See a letter from Ellen about the donation campaign. Your help matters!
FOOD SAFETY FOR HIKERS AND CAMPERS
Don't end your day in the woods with food poisoning! We always have to balance food costs and food weights without neglecting food safety. With our 21st century increase in contamination of fresh food sources, some of our customary camping habits are no longer safe or reliable. Nature lovers who plan well carefully can use fresh foods for meals the first day, especially if they drive to their campsites with coolers, and have access to grills.
Planning menus with food safety in mind
Fresh foods for day one:
If you pack carefully it is possible to use fresh foods for meals the first day. Many campers drive to their campsites with coolers, and have access to grills. Raw meat, poultry, fish, most dairy products, eggs (even hard-cooked eggs) and prepared foods should be stored cold, that is, at 40 degrees F or colder, and should not be left unrefrigerated for more than two hours . Foods can be prepared in advance, refrigerated or frozen, and packed with a cold source. Freeze water in a plastic jug and wrap it with the frozen foods in a plastic bag, then stuff the bag inside a sleeping bag in your backpack. This way the food will be kept cold while you hike.
After the first 24 hours:
After the first day, many backpackers depend on foods that do not require refrigeration. Canned meat, poultry, and fish-although heavy-are reliable choices. Other foods that do not require refrigeration: peanut butter and jelly; hard cheeses; unmoldy dried meats, fruits, and nuts; dried noodles and soups; breads and crackers; powdered milk and powdered fruit drinks. The tetrapak milk, juices and vegetables are also safe.
For dried foods, you can find a wide range of specially packaged dried foods in outdoor supply stores and catalogues, but there are many suitable foods in traditional grocery stores.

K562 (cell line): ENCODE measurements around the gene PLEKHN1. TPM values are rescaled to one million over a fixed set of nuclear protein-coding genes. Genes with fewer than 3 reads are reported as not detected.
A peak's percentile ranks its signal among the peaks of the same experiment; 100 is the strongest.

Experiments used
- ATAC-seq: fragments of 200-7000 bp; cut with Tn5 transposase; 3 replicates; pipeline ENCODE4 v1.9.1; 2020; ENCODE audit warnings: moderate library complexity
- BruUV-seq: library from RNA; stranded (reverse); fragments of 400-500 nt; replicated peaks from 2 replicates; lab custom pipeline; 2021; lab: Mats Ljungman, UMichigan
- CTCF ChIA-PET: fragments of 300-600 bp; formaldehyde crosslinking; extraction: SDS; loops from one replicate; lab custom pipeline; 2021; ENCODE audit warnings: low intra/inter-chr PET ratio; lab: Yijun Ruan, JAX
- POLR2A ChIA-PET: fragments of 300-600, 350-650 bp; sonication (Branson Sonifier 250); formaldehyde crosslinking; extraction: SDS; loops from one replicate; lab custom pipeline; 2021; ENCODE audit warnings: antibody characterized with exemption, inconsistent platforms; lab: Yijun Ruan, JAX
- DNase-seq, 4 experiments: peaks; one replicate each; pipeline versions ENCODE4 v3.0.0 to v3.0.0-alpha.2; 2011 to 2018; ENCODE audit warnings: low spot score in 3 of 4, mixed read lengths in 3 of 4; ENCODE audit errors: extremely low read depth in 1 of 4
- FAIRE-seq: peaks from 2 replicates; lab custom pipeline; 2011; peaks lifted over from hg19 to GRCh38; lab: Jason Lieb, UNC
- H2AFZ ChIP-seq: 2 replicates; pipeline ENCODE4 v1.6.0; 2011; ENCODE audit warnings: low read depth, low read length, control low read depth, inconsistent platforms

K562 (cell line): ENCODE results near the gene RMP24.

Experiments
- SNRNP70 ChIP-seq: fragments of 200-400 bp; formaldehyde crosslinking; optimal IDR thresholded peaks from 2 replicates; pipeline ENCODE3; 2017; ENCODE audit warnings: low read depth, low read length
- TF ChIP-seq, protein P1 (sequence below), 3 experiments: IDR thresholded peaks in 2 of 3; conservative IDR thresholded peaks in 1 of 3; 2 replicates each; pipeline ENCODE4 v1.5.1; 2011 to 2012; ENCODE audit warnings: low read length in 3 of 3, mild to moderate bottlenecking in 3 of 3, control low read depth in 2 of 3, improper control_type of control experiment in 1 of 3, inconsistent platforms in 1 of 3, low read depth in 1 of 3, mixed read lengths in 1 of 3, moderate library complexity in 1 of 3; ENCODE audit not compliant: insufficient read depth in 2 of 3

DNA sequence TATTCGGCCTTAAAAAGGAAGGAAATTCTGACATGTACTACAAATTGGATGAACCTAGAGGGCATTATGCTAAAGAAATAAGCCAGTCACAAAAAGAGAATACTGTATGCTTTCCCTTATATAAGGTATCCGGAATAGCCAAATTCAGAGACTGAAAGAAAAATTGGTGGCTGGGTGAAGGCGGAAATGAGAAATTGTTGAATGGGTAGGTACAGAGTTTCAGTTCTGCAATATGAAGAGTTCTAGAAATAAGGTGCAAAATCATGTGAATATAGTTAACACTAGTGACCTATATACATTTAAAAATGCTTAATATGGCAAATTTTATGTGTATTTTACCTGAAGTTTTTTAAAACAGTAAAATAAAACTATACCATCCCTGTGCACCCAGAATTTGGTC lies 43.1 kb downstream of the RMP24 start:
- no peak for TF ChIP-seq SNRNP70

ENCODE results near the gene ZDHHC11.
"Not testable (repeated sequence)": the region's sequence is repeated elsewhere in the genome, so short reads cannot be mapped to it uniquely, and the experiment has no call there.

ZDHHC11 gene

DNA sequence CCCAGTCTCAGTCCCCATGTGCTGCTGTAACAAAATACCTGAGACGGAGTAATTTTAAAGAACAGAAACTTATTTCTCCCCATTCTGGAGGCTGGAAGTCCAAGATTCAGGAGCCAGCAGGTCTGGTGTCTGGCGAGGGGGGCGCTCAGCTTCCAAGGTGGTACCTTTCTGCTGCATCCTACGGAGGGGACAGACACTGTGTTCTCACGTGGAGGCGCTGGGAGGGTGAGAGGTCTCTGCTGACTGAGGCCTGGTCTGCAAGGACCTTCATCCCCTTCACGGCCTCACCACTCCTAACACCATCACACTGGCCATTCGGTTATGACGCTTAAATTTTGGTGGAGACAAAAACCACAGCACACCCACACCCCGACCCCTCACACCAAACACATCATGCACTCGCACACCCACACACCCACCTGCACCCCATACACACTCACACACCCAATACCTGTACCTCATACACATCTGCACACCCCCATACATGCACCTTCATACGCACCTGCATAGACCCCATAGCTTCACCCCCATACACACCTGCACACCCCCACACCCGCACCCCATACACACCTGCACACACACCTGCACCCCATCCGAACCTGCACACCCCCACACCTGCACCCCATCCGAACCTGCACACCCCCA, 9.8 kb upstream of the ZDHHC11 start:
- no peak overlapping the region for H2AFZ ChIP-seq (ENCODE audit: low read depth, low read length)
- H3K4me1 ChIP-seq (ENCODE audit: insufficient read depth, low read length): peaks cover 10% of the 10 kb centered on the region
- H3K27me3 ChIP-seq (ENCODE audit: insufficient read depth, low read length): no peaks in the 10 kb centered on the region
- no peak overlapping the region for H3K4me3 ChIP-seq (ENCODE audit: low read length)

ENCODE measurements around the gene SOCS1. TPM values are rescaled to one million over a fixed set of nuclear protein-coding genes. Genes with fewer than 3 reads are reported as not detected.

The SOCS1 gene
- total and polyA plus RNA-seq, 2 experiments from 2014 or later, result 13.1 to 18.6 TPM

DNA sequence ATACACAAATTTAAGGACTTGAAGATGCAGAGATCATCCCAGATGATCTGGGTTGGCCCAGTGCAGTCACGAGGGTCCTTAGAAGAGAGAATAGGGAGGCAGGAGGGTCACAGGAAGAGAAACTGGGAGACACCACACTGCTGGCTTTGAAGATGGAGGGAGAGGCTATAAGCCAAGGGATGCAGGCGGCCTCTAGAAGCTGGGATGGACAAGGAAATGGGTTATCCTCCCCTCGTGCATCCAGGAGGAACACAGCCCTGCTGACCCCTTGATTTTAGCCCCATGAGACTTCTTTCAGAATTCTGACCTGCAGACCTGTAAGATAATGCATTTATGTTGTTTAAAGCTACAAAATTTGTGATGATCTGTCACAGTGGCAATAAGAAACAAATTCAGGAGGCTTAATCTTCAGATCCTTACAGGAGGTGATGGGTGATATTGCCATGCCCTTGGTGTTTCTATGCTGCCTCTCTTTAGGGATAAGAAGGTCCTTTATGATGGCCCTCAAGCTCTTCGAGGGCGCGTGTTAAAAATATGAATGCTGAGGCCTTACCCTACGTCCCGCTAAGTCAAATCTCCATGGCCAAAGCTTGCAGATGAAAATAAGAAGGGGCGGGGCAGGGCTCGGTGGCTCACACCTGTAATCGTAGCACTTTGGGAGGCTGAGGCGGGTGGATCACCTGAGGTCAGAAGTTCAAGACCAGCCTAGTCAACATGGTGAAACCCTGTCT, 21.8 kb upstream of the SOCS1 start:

Safe Drinking Water:
Safe water is a continuous concern in the outdoors. If uncertain of sources, carry it in. Always assume that stream and river waters are not safe to drink or wash dishes; they may contain bacteria that could cause illness if the water is not purified before drinking. Decontamination methods do NOT remove toxic chemicals. Besides drinking and cooking, remember to use boiled or disinfected water to brush teeth. You'll need it for preparing foods as well as for washing up dishes and your hands and face. Purchase purification tablets or equipment from camping supply stores, and learn purification techniques. Florida Agricultural Extension recommends you can make unknown water bacterially safe to drink by one of the following three methods. Remember, these decontamination methods do NOT remove toxic chemicals or parasites, both real threats in the out of doors.
Keeping Safe by Cleaning UP:
Cleanliness is essential. Pack soap for hand washing and dishwashing. You can also use waterless disinfectants or disposable wipes to clean your hands when working with foods or after bathroom trips. But remember: disposable doesn't mean leaving it behind to pollute the outdoors; burn it or carry it out with you. And don't just piddle in the bushes: all body wastes MUST be buried.
Kids Like the Woods, Too!
If you want to go backpacking with an infant, breastfeeding is a handy choice; handy, sterile formula in travel-proof containers! If you have a bottle-feeding infant, carry pre-measured packets of powdered infant formula as well as bottled water, and prepare only one bottle at a time. If you carry prepared bottles they must be kept cold. With bottled water, it is not necessary to boil it before mixing with formula. As for baby food, bring the smallest size jars. Dispose of any leftover baby food or formula after each single feeding. Toddlers and small children can use powdered milk. Ellen's note: be sure you have introduced it at home previously, perhaps as "camping milk" or "forest milk".
For more information, call USDA's meat and Poultry Hotline, 1-800-535-4555. Source: USDA Release No. 0536.94